There are three options via which you may legally be considered insured in the eyes of the law. One of these is to be self-insured. This requires that you meet some very stringent financial thresholds regarding your annual income and net worth. In addition, you must put up a deposit and be approved as self-insured by the state. You may also purchase workers' compensation insurance through the State Compensation Insurance Fund or through a private insurance company.

What is backdated liability coverage?

Your workforce is one of the most valuable resources your Los Angeles small business has. While you no doubt want to provide every workplace protection you can for your employees, the cost of worker’s compensation insurance may be prohibitive. However, if your company is legally required to carry such coverage, and one of your employees is injured on the job, you and your company could be facing, among other things, substantial fines. According to the Society for Human Resource Management, if one of your employees happens to file a claim that goes before the California Workers’ Compensation Appeal Board, you could be fined up $2,000 for each employee on your payroll if the claim is non-compensable, or $10,000 per employee if the accident is compensable.

A better alternative may be to attempt to ensure that your injured employee’s claim never gets that far. How is that possible if your company is uninsured? You could potentially purchase backdated liability insurance coverage. This is insurance coverage offered after a loss event has already occurred. When you request such coverage, insurers typically skip the standard actuarial analysis and instead estimate the potential financial loss you may be facing.

Detailing the dangers construction workers may face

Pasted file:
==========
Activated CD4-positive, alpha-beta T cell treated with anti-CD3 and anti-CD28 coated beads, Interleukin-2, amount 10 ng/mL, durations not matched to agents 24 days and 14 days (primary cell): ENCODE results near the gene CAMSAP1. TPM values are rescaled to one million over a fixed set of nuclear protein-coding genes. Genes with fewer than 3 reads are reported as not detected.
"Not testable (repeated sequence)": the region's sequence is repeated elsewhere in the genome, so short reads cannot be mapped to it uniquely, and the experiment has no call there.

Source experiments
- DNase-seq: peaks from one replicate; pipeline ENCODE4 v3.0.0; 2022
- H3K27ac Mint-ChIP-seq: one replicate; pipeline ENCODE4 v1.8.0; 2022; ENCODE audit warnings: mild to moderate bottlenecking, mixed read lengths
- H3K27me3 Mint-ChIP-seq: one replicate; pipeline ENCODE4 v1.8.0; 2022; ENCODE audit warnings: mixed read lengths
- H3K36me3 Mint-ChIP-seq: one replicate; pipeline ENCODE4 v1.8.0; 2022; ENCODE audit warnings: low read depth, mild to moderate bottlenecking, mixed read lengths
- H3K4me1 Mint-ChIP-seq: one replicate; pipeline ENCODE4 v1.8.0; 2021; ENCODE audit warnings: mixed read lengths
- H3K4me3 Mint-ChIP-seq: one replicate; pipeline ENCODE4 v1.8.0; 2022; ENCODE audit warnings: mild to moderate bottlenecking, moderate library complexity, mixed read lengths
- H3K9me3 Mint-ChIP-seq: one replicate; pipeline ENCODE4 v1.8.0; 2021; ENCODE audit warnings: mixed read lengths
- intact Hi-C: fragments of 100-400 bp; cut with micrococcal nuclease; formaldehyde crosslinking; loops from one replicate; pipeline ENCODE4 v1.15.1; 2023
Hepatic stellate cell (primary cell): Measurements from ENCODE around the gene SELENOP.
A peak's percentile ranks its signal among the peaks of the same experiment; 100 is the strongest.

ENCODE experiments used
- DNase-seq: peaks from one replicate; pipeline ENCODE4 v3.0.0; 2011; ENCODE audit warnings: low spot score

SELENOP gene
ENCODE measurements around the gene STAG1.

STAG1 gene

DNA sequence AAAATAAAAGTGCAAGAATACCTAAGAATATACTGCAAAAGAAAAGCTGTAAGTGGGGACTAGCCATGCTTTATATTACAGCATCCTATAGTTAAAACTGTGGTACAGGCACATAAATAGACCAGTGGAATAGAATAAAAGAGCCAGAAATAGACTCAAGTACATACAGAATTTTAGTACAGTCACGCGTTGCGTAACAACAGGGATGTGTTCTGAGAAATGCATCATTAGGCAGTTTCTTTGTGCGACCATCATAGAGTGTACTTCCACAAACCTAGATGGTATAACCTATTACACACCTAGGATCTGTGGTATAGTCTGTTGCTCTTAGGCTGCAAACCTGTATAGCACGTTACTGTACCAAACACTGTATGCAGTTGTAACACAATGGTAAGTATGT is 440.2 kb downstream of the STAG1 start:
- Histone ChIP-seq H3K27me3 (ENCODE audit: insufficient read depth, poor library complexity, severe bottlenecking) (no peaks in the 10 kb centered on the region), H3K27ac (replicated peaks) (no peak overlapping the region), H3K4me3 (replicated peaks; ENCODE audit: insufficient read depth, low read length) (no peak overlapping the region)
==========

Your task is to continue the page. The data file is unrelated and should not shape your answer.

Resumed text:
Those who work in the construction industry in Los Angeles play a vital part in the area’s growth and development. While a good measure of pride likely comes with this knowledge, it may be tempered by the fact that the construction industry currently ranks as one of the most dangerous. The reason for this may not necessarily be a higher rate of injuries compared to other job sectors, but rather the greater potential for fatalities if and when accidents do occur.

Information shared by the Occupational Safety and Health Administration shows that 17 percent of all workplace fatalities in 2015 were attributed to the construction industry. Of the many risks that construction workers may be subject to, four stand out as presenting the greatest potential for death. Known as the “Fatal Four,” these include:

  •          Falls from heights
  •          Being struck by objects
  •          Electrocutions
  •          Being caught in or between equipment or collapsing structures

What happens if my claim is denied?

As an employee in California, you are entitled to certain rights under the law if you are injured during the course of work. In some cases your workers’ compensation claim may be denied, but fortunately you can appeal the decision if you feel it was made in error. To this end, it’s important for you to be aware of the steps involved in appealing a denied claim in order to have the best chance of success.

According to the State of California Department of Industrial Relations, workers whose claims were denied can file an appeal on their own or seek the assistance of an attorney. In any case, timely filing of your appeal is crucial to ensure you’re within the allotted timeframe. You will receive a letter informing you of your denied claim, and you must respond before the deadline to move on to the next steps.

Signs of workers' compensation fraud

If you are an employer in California, you want to maintain a safe and fair working environment for your employees, but some people may try to take advantage of you. Unfortunately, some employees file false workers' compensation claims in order to avoiding paying for an injury sustained elsewhere, or to get undeserved time off work. We at Sacks and Zolonz recognize the pressure employers have to discern between legitimate and fraudulent claims, and we stand ready to help you when dishonesty does occur.

While not every fraudulent claim will look the same, many have similar warning signs. Particularly if a case has several of the following elements, you may want to investigate its veracity. One red flag is a difficulty to specify the details of the claim. If no one else saw the injury, or if the claimant's account of the incident changes, it may be a false claim. The same may be true if an injury report does not support the details of the claim.